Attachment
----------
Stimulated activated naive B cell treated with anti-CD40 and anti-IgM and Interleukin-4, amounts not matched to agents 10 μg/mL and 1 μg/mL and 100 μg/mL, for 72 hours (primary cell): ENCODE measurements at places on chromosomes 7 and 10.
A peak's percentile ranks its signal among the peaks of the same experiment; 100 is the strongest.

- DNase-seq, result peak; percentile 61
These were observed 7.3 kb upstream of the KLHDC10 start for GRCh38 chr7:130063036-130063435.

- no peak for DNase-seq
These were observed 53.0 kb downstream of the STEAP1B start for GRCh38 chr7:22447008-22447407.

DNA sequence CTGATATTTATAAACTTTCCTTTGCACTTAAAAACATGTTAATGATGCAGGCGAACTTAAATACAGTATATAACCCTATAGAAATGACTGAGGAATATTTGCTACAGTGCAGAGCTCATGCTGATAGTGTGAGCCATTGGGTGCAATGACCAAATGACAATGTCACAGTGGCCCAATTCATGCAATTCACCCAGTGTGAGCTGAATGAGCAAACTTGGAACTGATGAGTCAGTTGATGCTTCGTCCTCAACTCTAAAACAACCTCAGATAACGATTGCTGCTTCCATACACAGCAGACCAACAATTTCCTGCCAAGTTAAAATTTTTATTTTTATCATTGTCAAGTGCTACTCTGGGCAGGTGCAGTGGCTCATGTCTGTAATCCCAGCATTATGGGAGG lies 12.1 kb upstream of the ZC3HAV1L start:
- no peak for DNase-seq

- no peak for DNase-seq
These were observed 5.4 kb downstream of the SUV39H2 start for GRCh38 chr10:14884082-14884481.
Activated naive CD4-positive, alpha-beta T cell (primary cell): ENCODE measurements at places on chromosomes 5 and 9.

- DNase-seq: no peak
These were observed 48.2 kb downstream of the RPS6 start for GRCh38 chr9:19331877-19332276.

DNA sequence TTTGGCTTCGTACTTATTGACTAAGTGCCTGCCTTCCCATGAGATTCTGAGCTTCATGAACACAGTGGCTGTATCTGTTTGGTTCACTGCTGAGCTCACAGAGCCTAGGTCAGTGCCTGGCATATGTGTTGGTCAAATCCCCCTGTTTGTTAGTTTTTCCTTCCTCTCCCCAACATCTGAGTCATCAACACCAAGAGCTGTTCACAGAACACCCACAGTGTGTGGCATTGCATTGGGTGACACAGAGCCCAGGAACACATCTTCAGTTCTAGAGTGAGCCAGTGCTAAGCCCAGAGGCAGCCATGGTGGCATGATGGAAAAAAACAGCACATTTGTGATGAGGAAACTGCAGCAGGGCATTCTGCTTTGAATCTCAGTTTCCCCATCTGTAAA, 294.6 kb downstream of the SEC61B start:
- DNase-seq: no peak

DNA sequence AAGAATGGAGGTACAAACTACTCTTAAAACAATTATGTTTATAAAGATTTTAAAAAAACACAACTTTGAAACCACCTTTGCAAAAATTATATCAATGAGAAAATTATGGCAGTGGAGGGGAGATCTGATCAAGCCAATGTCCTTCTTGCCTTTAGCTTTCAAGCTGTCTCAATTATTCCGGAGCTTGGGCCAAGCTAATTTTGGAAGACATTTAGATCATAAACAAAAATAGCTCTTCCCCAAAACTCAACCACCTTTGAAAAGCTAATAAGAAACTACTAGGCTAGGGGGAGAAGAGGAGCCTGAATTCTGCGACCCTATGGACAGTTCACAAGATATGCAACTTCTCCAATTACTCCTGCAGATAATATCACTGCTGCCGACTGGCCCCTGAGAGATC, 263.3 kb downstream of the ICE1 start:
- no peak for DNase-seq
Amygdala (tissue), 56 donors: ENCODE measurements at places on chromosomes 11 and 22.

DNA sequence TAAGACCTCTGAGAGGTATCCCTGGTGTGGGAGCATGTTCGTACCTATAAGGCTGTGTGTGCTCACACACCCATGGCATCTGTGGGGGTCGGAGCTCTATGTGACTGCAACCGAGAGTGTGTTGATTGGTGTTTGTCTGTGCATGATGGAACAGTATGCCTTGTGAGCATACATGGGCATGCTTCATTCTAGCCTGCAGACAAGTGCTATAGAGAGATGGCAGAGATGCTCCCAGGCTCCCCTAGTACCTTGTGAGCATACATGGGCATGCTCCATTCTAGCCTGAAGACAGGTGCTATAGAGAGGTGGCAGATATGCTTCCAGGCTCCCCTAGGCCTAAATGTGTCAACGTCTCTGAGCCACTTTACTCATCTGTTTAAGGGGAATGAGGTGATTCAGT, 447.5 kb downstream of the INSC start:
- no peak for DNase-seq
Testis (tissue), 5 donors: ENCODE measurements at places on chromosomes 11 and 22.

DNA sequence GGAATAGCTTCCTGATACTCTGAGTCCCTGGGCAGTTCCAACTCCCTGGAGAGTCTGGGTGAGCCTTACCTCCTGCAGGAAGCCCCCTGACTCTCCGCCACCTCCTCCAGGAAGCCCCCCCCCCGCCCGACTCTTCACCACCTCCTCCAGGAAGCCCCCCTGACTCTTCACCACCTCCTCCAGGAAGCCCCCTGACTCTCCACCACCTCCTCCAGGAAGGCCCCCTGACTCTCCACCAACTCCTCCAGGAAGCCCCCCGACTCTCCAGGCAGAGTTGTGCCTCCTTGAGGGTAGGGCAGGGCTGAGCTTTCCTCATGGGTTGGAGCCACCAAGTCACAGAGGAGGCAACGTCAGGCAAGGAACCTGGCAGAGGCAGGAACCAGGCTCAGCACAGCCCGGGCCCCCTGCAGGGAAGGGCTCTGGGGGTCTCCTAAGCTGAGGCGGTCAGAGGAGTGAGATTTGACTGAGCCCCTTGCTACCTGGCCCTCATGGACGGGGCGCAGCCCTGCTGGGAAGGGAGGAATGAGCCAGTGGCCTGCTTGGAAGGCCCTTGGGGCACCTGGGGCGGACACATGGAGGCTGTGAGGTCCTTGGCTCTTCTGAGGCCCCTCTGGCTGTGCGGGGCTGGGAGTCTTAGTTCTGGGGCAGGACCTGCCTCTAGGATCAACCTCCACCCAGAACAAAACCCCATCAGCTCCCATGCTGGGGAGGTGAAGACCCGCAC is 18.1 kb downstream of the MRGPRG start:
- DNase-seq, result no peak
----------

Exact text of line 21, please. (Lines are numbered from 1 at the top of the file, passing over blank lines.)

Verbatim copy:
Testis (tissue), 5 donors: ENCODE measurements at places on chromosomes 11 and 22.